What is "Metaliterature"? It is literature about literature, in this case, views, reviews, and thoughts provoked by stuff I've read. I'm hoping this might be a chronicle of the brain of a life-long reader as guided by intertextual coincidence. If you like what you read, read what I like.
Currently domiciled in the Vale of Glamorgan.
To review this book, another long-held and seldom contemplated work
brought to the forefront of the consciousness by the persistent presence of the
author on somemicro-blogging
siteor other, without first making clear a
disclaimer for said review would be unjust, and I'm just the sort of chap to be
completely unjust, just for the sake of it. And also for the cheap laughs.
Therefore, before continuing, I must state the following:
1. This book has teenage
vampires in it
2. It is also ostensibly
a book for teenagers
3. The author of this
book writes other books for teenagers
4. I made a mistake in
reading this book
Number 4 could well do with a quick explanation. I regret nothing,
except that I appear to have wilfully disregarded the majority of publicity
that I had read both about the book and the author, and was at first surprised
by numbers 1 to 3, and then disappointed that I hadn't remembered that I already
knew all this.
And yet I persevered! I don’t just give up because my brain
malfunctioned, oh no! And what I found on continuing to read was a slick,
televisual teenage novel about things like growing up feeling different, fitting
in, power without responsibility, and love, lots of foamy, churning,
eye-watering teenage love. And vampires.
So, the premise is that vampires (no sparkly-skinned, mouth-open, wooden
acting nonsense here no siree bob) are real, live alongside humans in places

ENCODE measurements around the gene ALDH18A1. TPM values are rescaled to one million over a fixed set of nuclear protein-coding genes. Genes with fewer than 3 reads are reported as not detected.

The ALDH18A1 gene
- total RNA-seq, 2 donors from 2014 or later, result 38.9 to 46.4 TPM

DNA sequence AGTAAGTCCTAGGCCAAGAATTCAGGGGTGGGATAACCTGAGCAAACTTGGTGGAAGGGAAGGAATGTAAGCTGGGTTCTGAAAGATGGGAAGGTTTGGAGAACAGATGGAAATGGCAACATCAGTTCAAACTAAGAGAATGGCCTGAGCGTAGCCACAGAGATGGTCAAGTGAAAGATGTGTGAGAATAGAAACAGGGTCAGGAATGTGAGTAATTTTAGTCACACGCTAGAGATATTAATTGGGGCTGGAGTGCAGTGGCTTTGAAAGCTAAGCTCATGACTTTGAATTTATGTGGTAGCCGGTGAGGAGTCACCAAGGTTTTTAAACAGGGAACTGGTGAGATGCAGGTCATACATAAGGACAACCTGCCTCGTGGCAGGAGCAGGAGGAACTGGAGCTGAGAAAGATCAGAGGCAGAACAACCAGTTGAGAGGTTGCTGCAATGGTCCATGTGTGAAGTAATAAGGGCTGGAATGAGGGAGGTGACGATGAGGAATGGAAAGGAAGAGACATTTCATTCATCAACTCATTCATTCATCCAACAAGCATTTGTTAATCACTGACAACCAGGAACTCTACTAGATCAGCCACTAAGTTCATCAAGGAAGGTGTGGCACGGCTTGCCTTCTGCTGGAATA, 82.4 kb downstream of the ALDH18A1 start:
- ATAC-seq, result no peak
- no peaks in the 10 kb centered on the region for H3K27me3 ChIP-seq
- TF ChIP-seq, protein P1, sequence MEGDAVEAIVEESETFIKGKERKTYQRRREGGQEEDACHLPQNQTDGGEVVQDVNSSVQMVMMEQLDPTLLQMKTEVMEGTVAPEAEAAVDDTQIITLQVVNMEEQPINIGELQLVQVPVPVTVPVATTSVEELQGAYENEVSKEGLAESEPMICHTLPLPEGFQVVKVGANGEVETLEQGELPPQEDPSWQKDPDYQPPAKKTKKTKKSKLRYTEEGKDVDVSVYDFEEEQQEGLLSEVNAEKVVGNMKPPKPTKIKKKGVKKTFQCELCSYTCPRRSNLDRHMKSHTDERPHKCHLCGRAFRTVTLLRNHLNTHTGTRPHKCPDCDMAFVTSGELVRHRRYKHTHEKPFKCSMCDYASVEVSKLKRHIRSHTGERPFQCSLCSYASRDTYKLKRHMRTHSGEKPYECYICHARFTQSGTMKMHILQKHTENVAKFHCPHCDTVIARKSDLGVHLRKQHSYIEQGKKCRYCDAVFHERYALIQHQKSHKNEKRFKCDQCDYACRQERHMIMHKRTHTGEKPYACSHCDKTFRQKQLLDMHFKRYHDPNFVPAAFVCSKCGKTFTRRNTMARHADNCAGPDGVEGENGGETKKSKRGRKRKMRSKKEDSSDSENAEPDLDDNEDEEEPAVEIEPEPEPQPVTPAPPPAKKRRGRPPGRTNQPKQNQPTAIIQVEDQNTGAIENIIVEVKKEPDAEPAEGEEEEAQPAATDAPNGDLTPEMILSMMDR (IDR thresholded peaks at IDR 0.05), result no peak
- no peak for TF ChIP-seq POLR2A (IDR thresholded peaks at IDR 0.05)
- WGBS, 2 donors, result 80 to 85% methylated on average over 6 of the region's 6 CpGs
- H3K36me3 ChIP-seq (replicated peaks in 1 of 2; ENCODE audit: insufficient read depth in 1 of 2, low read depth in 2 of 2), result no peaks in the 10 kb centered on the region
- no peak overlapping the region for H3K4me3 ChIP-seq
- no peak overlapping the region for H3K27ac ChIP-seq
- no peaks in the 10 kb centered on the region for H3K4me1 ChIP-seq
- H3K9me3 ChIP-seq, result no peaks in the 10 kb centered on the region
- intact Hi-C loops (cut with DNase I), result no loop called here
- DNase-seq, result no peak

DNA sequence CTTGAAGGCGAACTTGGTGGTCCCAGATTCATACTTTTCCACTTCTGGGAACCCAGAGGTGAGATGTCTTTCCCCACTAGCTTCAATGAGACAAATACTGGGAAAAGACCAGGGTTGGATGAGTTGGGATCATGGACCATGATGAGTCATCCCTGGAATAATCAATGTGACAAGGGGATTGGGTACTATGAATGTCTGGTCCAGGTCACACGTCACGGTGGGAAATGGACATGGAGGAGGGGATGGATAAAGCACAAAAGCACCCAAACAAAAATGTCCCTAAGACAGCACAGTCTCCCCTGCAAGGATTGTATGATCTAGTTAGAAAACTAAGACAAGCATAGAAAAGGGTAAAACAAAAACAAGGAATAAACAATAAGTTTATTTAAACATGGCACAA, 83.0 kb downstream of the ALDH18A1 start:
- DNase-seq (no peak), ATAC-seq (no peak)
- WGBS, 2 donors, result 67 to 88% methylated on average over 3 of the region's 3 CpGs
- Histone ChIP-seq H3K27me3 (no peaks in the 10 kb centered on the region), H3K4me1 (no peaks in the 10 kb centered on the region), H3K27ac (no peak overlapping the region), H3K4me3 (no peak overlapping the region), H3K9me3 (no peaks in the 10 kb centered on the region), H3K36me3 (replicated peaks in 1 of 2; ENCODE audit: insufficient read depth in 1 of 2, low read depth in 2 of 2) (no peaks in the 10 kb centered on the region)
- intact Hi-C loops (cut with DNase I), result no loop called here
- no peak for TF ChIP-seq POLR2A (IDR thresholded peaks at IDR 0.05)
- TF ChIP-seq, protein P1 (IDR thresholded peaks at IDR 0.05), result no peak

like Manchester, and are gently policed by a sinister shadow society that makes
sure blood is available for the thirsty and murderous rampages are a thing of
the past, in close collaboration with the Unnamed Predator Unit of the Greater
Manchester Police. However, the eponymous family of vampires (sorry,
unavoidable spoiler here but after two pages I’m pretty sure it would have
become obvious even to a thirteen year old) has a naughty uncle called Will who
carries on regardless. When the thirst hits the daughter and she [CENSORED FOR
YOUNGER READERS] Pete “Vampire Papa” Radley calls on him to come sort it out.
Cue all sorts of family discord and complications.
There’s lots going on, and in an adult novel I think could have been
developed more fully into something deeper, darker and naughtier. However, not
having read a novel for a teenage audience since I was about 10 (Lord of the Rings
doesn’t count - I don’t think a teenager would sit still long enough to get
clear of the terrifyingly dull first 100 pages these days so it can rest easy
in the adult beardy weirdo genre*) it was still surprisingly deep, dark and
naughty. I certainly won’t be recommending it to my 2 year old anytime soon.
Nonetheless, it lacked sophistication, from my jaded world-weary point of view,
and plot twists were clearly signposted for a younger audience, rendering it
less satisfying. But then I can’t remember being a teenager (those years are
nebulous and mystifying – certainly a possible side-effect of heavy drinking
towards the end there) so perhaps I would have lapped it up.
To give credit where it’s due, it’s a good, flowing read, and conjures
images to mind almost like it was written for television. Thankfully it also
steers clear of the turgid tripe of those other vampire novels (I blame Anne
Rice) and is pretty well believable. But whether verisimilitude is a sought-after
quality in fantasy horror for teens is another matter. You may decide for
*I probably do beardy weirdoes a disservice, for would that I was able
to grow a beard I too would probably sport one and thus become a weirdo myself.
However, I don’t so they are fair game.